Being accused of a crime when you're innocent can be terrifying, and unfortunately, being innocent doesn't necessarily mean that you'll walk free. In 2015 alone, 149 people who had on average spent 15 years in jail were found innocent and released. In fact, some estimates claim that there may be close to 120,000 innocent people locked away in American jail cells.
To keep yourself safe and avoid an unnecessary conviction, you need to follow these tips.
1. Hire an Attorney
Being accused of a crime is not something to take lightly. You should contact an attorney as soon as possible. Choose an attorney who is experienced in criminal law as they are best suited to help you navigate this process.
2. Find Out What the Exact Charges Are
If you're unsure of what the charges are, it can be impossible to let your attorney know what you need. If someone has threatened to charge you with a crime, that’s not the same as actually going to the police. Once a formal charge has been made, the police will let you know.
If you are out of town or otherwise unreachable, you may want to see if there's a warrant out for your arrest. In California, you can find out if there's an outstanding warrant by contacting the courthouse clerk or the sheriff's office in your county. Your lawyer can also help you check for a warrant.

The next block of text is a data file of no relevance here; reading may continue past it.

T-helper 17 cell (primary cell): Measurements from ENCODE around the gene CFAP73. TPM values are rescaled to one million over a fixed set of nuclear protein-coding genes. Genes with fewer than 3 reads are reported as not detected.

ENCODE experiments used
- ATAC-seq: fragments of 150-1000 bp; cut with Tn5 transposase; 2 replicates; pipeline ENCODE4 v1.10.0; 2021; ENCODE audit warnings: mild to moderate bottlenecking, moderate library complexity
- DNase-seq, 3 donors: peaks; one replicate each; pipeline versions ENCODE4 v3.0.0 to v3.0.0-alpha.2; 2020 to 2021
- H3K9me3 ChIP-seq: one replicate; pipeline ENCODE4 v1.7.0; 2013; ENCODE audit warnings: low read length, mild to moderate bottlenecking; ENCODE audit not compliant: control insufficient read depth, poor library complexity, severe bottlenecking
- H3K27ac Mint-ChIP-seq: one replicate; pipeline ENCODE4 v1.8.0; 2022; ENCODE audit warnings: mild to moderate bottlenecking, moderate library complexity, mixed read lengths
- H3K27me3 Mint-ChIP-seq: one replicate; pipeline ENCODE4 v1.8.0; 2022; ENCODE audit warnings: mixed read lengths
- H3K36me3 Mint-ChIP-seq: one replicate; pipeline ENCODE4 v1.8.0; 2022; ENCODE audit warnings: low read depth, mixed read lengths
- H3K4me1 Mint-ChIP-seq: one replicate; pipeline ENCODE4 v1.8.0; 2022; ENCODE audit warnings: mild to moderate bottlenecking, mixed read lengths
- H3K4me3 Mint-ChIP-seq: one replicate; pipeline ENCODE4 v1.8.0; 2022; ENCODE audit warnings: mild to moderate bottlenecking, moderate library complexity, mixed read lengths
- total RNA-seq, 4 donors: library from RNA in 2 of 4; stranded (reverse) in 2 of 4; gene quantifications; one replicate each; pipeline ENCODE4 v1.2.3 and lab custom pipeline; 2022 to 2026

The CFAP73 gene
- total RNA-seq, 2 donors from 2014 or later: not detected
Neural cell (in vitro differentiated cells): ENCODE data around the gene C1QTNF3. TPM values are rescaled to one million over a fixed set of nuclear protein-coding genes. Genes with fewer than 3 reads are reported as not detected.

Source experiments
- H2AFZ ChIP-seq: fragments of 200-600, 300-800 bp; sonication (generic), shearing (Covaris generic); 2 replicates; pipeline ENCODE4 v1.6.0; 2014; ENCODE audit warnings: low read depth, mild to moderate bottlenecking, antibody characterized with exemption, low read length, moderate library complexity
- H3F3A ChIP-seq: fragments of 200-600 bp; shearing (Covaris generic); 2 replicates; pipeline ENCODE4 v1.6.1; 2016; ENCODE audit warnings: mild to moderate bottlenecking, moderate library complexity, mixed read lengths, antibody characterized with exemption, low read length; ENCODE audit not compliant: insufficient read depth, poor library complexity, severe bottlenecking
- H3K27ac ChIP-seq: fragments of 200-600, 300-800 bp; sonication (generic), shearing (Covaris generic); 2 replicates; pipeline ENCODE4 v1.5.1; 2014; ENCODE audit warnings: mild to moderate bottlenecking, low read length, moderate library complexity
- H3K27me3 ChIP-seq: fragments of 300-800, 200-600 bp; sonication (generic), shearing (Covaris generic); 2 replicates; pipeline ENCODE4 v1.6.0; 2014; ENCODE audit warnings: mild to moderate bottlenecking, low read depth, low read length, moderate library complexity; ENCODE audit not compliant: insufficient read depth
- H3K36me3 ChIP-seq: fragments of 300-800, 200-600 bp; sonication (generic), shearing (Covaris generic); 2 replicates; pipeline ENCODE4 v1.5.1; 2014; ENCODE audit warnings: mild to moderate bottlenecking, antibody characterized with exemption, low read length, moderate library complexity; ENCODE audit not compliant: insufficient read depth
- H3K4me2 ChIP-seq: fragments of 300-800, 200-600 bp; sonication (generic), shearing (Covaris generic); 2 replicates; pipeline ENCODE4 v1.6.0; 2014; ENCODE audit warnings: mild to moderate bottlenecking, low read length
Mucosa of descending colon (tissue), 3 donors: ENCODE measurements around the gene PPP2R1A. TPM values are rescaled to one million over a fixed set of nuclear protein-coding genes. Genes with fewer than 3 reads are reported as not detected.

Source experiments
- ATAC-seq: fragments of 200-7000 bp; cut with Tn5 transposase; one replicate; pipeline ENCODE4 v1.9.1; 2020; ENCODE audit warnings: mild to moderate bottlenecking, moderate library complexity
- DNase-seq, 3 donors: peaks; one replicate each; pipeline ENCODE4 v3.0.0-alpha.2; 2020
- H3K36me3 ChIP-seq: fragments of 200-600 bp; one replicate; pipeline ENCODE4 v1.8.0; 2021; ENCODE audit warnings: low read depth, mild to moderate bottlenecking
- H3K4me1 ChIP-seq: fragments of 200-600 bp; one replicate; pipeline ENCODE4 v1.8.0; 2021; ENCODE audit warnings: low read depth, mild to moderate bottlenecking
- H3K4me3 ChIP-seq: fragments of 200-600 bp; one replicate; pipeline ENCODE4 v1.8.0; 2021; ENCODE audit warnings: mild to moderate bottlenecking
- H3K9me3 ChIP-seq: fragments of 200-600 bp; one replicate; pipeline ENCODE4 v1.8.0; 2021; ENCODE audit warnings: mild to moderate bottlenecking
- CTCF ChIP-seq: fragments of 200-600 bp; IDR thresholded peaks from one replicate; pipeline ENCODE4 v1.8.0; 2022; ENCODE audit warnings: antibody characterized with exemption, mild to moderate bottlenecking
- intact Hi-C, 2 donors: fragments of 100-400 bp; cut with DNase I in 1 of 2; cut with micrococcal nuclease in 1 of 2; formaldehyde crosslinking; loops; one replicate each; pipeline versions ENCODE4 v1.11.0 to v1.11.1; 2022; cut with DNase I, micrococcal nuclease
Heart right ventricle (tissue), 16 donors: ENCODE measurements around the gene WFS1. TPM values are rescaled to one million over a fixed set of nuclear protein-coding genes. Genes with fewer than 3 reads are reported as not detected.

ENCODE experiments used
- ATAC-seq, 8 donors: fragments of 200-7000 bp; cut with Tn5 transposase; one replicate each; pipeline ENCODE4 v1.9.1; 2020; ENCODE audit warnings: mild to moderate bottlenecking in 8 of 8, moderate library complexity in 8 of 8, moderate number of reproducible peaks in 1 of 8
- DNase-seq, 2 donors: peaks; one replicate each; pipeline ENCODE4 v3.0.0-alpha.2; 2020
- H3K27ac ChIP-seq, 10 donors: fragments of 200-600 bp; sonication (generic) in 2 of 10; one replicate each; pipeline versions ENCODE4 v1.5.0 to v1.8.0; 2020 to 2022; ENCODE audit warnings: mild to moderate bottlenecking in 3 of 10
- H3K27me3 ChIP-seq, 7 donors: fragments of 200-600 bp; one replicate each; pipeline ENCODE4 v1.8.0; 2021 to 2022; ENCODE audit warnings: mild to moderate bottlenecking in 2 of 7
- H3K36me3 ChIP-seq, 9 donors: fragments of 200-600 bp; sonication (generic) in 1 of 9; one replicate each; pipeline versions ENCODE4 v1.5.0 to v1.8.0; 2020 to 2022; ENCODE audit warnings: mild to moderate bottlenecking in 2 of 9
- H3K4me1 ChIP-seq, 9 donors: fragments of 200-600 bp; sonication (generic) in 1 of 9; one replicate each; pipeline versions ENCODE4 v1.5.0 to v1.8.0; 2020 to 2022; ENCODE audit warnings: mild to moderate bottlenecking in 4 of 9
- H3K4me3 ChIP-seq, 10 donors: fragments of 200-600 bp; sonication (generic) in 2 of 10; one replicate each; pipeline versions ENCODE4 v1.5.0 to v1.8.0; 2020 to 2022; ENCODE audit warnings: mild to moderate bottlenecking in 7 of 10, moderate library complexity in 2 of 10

3. Make a Plan for Your Arrest
If you haven't already been arrested, you need to plan what you are going to do if that happens. If the police show up at your front door with a warrant for your arrest, is there someone to watch your children or pets? Do you have the ability to miss time at work? If possible, you need to deal with concerns like that before they become a reality.
4. Don't Allow Anyone to Search Your Home Without a Warrant
Depending on the nature of the accusation, the police may want to search your home. You may think that's not a big deal since you're innocent, but you don't know what they might find. To be on the safe side, do not let anyone into your home unless they have a warrant.
5. Stay Silent
While arresting you, the police should read you the Miranda Warning. This reminds you of your right to be silent, and more importantly, it highlights the fact that anything you say can be used as evidence in a trial.
Don't risk accidentally incriminating yourself; choose to stay silent. Do not speak until your lawyer is with you. Your lawyer can help to ensure that you don't accidentally admit to any crimes you didn't commit.
6. Don't Contact the Accuser
Although it may be tempting to contact the person who has accused you, do not reach out to him or her. That individual could record you and use the recording out of context to make it appear as if you have confessed to the crime. Additionally, with emotions running high, you may say or do something you regret to that individual.
Direct all communication through your attorney, and stay as far away from that individual as possible.
7. Consider Suing for Defamation
Even if your lawyer successfully proves your innocence, the accusations can hurt you. After the criminal trial, you may want to bring a defamation lawsuit against your accuser. If your reputation has suffered or if you have experienced other damages, this type of personal injury suit can help you get the compensation you deserve.
If you have been falsely accused of a crime, contact us to help you. At A Gonzalez Law Firm, P.L.L.C., we specialize in criminal law, personal injury, family law and estate planning.